Thumb through Ingrid Silva's Instagram and you'll see plenty of beautiful professional photos of her dancing. But her profile feels much less curated than what's usually found online. She's hanging out with her brindle- coat French bulldog, Frida Kahlo. Or she's working with the outreach program Brown Girls Do Ballet. Or she's rehearsing at Dance Theatre of Harlem, where she's been dancing since 2008, leotard and tights on, Afro out. It's the perfect portrait of a modern-day ballerina.
Last September, as one of The Royal Ballet's coaches walked her through the potion scene from Romeo and Juliet, Francesca Hayward wasted no time marking the steps. Instead of lingering on individual poses, she was instantly focused on the web of emotions behind the choreography. Sitting on Juliet's bed, she seemed to contemplate the events that had just unfolded as Prokofiev's music swelled up, projecting despite her tiny stature; after pretending to drink the poison, she reached for her neck, her eyes filled with fear and disgust.
Are foot stretchers safe for dancers to use? —Marissa
I've often wondered the same thing myself. There are several versions on the market, all promising to improve flexibility by holding the top of the foot in an extreme point. Many dancers swear by them, but to be sure, I asked Boyd Bender, physical therapist for Pacific Northwest Ballet. His advice? Use cautiously, especially if you have feet with flatter arches. "A foot stretcher might create more leverage through the mid-foot and arch area, and possibly create a flatter and more unstable mid-foot," he says. In other words, too much pressure could overstretch and weaken this foot type, increasing the tendency to roll in. Also, he warns that if you have a history of foot and ankle injuries, use a foot stretcher only in the presence of a health professional to ensure that you're not causing additional damage.
.The last few years have seen notable company closures, including Silicon Valley Ballet in San Jose, California. But Los Angeles–based American Contemporary Ballet is moving in the opposite direction, extending its contract and filling out its now-year-round roster of dancers.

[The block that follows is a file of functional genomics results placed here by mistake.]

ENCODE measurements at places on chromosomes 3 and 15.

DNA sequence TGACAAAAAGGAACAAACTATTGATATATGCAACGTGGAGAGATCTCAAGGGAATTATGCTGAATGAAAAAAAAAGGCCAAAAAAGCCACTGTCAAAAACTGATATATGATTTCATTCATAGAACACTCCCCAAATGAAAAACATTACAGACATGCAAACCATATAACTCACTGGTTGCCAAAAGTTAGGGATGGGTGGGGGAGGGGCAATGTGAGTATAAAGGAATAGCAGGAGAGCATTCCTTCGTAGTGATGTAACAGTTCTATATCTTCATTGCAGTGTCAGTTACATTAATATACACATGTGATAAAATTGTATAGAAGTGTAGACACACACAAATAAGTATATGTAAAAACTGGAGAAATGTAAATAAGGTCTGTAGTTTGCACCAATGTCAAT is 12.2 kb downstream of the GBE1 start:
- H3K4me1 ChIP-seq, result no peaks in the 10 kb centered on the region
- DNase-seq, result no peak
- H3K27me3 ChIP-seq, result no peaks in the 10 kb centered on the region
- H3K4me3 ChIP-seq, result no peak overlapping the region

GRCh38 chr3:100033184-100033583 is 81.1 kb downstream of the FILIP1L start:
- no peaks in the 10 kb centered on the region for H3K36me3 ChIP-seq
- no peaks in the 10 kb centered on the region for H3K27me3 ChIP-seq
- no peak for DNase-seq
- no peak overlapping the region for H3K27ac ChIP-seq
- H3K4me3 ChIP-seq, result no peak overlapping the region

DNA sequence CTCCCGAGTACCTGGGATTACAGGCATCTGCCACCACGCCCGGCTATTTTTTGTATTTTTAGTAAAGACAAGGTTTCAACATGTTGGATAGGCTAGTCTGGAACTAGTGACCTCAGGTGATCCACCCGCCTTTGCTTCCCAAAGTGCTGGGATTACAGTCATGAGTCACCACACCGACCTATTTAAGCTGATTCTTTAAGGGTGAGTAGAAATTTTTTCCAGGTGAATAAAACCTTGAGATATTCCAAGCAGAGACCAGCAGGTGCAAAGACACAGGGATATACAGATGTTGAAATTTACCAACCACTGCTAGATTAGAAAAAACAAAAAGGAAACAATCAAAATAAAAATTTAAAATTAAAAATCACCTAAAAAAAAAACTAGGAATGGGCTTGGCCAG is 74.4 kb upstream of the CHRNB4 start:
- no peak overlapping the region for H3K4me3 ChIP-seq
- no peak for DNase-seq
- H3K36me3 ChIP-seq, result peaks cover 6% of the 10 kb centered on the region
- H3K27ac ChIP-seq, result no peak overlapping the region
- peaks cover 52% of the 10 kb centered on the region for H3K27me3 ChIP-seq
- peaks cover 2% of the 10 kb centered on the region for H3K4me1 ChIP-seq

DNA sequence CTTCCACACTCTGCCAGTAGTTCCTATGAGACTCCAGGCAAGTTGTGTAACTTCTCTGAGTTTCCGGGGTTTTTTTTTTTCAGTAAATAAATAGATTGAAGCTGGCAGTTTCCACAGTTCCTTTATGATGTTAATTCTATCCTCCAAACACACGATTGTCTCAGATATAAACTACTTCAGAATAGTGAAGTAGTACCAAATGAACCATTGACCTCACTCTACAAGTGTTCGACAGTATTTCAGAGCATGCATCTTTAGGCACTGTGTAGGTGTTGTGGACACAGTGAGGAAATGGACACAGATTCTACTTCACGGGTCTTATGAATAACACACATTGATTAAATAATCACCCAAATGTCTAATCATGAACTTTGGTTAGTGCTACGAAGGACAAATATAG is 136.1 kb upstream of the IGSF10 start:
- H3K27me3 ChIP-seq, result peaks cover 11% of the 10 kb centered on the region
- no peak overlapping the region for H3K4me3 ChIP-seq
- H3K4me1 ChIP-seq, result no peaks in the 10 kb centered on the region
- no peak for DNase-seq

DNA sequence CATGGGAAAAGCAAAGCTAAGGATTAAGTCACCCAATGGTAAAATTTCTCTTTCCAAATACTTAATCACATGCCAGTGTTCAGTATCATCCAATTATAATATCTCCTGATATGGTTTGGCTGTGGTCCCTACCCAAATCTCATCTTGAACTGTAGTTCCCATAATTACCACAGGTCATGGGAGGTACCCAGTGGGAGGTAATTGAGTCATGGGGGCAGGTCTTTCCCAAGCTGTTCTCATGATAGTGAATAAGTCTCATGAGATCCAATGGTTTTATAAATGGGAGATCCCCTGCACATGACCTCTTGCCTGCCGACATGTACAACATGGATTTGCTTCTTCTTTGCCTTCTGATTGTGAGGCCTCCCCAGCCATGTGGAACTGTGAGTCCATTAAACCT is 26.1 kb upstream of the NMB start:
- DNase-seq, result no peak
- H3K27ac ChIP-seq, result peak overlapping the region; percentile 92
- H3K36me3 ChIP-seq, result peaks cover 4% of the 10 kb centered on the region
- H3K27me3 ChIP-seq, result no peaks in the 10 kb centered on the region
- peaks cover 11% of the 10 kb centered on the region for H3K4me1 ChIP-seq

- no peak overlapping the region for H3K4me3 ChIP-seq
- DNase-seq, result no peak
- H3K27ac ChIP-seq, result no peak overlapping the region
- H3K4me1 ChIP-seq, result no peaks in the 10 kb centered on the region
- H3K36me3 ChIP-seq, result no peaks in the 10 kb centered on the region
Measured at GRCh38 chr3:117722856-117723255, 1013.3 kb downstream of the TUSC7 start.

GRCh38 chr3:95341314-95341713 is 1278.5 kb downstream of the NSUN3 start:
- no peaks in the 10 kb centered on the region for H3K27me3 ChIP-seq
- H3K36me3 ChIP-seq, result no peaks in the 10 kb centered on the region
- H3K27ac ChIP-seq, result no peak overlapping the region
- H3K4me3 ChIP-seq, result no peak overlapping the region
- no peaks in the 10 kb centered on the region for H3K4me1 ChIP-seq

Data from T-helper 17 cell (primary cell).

"We got the advice to grow slowly because it allows you to make your mistakes on a small scale," says artistic director Lincoln Jones, who founded the company to present ballet as a musical art form. To whit, the repertoire includes work by Balanchine, Fred Astaire and Jones. Performances are always accompanied by live music."
Adding another milestone to his already untouchable career, Mikhail Baryshnikov will take on the role of iconic ballet dancer Vaslav Nijinsky in director Robert Wilson's one-man show, Letter to a Man. The work had its premiere in Italy in 2015 and has its U.S. debut as part of the Brooklyn Academy of Music's Next Wave Festival, October 15–30.
Though Baryshnikov and Nijinsky were ballet titans of their respective generations, Letter to a Man is theater, not dance. And Wilson's vision won't result in a literal biography of the troubled danseur. Rather, it's an interpretation of the diaries Nijinsky kept while he suffered from schizophrenia. The play's title is from a letter written from Nijinsky to his former lover and Ballets Russes founder Sergei Diaghilev—when their relationship was such that Nijinsky wouldn't even say his name.